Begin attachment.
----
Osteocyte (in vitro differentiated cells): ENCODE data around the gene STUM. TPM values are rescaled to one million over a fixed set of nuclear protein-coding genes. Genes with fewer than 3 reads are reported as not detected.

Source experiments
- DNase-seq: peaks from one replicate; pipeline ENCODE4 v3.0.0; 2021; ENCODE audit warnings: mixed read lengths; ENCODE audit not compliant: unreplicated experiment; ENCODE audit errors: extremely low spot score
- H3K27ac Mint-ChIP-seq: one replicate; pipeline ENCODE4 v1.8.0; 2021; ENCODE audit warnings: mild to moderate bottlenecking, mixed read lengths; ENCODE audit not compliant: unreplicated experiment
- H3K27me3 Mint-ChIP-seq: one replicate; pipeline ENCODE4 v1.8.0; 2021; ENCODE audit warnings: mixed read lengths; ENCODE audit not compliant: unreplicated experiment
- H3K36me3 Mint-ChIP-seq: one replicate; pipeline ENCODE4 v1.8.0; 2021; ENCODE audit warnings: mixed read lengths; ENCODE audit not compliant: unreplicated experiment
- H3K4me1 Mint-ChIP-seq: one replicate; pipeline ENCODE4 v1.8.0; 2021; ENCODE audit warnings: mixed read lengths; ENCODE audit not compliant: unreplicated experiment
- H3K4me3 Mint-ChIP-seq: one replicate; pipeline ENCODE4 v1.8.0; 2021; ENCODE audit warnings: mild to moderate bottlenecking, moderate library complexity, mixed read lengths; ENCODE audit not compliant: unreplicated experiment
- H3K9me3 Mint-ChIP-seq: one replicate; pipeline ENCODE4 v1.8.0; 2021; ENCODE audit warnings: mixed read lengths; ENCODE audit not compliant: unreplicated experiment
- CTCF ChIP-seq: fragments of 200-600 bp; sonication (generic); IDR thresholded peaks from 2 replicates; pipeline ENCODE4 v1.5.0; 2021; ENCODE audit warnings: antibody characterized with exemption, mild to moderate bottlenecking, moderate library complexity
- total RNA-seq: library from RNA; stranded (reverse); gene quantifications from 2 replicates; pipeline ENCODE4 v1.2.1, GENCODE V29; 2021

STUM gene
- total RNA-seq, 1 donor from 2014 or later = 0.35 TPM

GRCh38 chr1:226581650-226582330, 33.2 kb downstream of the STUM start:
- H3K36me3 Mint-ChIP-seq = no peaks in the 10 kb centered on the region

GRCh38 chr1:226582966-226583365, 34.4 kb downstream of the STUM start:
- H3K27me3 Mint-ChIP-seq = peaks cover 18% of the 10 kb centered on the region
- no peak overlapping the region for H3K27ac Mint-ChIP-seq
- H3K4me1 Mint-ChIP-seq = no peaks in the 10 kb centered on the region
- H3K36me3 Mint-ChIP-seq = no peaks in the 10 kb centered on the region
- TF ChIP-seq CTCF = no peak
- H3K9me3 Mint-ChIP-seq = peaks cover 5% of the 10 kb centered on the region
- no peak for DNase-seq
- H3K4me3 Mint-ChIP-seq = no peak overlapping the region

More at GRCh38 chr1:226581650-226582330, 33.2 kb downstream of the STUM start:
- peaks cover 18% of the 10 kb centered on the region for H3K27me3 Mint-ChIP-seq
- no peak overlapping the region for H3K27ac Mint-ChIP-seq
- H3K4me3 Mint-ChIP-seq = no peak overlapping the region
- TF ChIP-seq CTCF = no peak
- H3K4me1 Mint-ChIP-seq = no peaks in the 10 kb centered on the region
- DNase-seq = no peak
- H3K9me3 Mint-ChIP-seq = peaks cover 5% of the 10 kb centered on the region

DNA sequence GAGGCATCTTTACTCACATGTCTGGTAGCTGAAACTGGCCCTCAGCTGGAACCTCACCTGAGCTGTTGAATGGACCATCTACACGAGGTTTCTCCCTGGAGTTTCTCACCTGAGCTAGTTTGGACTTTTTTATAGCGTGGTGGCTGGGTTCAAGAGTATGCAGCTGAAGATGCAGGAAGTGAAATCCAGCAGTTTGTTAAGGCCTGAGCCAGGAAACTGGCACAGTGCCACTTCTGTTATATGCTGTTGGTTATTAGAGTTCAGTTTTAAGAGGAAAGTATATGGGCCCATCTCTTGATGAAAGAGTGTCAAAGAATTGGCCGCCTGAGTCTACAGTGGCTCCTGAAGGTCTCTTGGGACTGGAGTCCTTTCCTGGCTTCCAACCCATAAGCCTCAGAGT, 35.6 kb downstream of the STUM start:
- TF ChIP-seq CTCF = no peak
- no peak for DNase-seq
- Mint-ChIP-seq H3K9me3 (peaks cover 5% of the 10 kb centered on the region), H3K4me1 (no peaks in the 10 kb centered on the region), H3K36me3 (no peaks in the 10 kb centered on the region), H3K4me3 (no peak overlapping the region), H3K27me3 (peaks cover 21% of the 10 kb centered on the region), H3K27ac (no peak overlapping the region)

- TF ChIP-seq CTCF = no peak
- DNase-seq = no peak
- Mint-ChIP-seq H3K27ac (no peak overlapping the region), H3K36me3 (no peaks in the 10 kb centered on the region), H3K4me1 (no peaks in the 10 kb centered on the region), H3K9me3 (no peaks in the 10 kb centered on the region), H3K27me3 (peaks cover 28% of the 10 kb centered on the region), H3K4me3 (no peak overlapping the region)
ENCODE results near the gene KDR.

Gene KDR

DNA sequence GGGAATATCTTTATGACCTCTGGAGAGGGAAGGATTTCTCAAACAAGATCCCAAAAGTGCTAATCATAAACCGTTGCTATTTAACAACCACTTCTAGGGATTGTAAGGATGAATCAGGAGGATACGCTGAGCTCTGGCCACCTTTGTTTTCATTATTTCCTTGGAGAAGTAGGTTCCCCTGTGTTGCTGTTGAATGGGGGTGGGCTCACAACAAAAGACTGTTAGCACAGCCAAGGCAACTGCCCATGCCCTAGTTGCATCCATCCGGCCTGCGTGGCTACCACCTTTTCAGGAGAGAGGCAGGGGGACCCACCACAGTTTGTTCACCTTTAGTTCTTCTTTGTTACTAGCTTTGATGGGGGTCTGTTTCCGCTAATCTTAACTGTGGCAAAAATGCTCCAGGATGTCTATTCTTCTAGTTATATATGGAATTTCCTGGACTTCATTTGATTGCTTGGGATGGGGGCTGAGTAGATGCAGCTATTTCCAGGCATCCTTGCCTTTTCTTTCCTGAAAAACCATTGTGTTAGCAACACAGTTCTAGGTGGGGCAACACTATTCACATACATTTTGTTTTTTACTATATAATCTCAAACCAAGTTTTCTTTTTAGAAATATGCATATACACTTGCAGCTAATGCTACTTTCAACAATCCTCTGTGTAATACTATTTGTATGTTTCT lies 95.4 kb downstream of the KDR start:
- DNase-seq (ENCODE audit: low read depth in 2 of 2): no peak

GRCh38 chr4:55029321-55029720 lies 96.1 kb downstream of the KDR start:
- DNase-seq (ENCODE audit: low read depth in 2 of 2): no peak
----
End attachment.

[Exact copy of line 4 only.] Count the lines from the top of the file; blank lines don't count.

- H3K27ac Mint-ChIP-seq: one replicate; pipeline ENCODE4 v1.8.0; 2021; ENCODE audit warnings: mild to moderate bottlenecking, mixed read lengths; ENCODE audit not compliant: unreplicated experiment